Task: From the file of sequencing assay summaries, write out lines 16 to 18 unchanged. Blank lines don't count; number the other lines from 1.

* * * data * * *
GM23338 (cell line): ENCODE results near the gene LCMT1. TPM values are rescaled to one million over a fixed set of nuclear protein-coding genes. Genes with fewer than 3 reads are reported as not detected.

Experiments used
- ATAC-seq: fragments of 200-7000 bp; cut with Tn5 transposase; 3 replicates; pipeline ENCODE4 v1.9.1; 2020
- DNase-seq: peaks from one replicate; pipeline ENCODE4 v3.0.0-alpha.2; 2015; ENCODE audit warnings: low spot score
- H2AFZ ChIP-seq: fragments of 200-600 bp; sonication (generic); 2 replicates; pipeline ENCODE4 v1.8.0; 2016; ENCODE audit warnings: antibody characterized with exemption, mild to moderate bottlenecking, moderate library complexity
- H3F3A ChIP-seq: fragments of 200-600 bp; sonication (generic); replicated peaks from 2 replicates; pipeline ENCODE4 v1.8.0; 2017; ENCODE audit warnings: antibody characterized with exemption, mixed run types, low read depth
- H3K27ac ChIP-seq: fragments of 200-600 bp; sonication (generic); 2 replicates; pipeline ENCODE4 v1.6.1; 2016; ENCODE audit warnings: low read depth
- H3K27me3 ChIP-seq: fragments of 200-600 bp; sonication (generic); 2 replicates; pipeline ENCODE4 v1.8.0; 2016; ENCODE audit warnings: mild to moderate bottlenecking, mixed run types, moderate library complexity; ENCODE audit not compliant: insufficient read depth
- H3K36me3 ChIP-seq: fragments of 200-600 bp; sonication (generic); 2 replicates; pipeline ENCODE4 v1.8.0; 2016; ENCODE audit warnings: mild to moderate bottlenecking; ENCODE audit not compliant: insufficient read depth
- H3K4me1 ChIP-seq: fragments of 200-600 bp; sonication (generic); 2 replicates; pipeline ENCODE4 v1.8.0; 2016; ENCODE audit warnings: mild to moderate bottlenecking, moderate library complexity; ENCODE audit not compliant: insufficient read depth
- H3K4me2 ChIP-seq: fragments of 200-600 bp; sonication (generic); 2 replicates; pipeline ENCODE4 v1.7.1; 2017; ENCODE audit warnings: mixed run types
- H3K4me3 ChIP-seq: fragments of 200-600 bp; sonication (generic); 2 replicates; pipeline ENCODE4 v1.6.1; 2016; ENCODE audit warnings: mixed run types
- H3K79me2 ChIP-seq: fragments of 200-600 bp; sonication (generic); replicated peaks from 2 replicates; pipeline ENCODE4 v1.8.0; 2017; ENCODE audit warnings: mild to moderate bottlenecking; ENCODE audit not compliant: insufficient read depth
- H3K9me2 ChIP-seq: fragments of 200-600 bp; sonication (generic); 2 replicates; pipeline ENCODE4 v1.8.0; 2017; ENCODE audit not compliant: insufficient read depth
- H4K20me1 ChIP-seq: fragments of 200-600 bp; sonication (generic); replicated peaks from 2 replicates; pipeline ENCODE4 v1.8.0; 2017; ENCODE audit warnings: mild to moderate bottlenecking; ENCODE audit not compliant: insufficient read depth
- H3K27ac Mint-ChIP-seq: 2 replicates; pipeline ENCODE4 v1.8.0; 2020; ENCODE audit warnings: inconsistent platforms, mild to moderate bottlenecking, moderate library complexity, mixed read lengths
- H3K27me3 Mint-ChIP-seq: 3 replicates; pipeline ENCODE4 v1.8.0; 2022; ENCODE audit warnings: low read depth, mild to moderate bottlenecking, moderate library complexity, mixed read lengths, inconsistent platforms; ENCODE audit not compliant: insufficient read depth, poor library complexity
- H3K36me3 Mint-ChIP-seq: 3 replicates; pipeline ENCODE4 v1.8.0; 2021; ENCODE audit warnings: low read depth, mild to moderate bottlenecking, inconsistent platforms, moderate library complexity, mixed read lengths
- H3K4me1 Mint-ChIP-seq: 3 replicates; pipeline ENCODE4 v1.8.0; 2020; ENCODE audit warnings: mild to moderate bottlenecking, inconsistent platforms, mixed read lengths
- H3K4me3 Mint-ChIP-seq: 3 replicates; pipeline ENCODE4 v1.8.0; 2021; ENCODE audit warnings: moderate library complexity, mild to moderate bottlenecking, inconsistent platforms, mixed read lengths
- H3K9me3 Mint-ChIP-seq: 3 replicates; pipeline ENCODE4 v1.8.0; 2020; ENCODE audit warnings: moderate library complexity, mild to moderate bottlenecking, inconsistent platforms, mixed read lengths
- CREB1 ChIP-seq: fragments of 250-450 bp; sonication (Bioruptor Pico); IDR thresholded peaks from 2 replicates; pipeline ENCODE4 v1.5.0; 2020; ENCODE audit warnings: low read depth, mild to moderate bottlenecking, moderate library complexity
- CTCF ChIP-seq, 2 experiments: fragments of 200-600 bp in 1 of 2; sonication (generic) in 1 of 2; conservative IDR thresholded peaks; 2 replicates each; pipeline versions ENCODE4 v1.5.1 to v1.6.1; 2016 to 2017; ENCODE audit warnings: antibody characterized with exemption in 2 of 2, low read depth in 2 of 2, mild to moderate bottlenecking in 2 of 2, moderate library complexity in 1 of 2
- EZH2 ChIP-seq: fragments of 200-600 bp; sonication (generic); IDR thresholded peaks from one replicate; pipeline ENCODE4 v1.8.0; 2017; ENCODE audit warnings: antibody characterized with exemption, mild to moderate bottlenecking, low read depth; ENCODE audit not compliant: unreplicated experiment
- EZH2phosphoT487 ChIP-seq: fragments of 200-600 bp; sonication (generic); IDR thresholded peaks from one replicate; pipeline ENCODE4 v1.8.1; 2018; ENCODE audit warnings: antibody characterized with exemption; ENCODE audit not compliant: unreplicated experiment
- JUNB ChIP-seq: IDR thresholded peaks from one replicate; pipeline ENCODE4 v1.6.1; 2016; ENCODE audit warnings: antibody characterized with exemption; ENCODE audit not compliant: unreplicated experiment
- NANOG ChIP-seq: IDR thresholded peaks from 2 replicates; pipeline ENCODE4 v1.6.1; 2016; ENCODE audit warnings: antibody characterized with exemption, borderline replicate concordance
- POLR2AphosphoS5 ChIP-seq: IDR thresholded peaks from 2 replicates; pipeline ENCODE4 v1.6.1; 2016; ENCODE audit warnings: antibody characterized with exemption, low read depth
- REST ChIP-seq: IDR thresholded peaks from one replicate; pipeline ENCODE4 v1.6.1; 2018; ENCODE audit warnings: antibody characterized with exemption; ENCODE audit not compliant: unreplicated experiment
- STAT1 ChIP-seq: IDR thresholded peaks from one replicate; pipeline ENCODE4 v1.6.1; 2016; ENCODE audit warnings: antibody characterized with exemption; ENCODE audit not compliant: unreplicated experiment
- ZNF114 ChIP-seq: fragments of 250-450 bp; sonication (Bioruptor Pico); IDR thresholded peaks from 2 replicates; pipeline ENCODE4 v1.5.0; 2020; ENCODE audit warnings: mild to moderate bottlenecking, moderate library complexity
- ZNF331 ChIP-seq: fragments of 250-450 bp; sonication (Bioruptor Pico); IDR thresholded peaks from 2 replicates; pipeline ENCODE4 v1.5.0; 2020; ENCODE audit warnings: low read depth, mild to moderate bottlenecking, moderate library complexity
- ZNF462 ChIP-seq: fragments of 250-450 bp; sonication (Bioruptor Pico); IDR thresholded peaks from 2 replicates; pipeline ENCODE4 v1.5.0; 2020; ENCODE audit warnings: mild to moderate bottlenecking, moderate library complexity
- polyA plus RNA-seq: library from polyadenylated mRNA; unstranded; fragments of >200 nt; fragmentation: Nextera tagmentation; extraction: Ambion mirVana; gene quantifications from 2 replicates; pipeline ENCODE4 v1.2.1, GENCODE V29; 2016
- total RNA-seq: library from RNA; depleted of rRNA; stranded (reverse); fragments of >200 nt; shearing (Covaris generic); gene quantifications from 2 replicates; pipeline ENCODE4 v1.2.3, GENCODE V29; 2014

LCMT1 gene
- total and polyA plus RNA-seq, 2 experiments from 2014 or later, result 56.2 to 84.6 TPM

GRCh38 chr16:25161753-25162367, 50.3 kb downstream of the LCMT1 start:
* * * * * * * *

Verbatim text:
- H3K27ac Mint-ChIP-seq: 2 replicates; pipeline ENCODE4 v1.8.0; 2020; ENCODE audit warnings: inconsistent platforms, mild to moderate bottlenecking, moderate library complexity, mixed read lengths
- H3K27me3 Mint-ChIP-seq: 3 replicates; pipeline ENCODE4 v1.8.0; 2022; ENCODE audit warnings: low read depth, mild to moderate bottlenecking, moderate library complexity, mixed read lengths, inconsistent platforms; ENCODE audit not compliant: insufficient read depth, poor library complexity
- H3K36me3 Mint-ChIP-seq: 3 replicates; pipeline ENCODE4 v1.8.0; 2021; ENCODE audit warnings: low read depth, mild to moderate bottlenecking, inconsistent platforms, moderate library complexity, mixed read lengths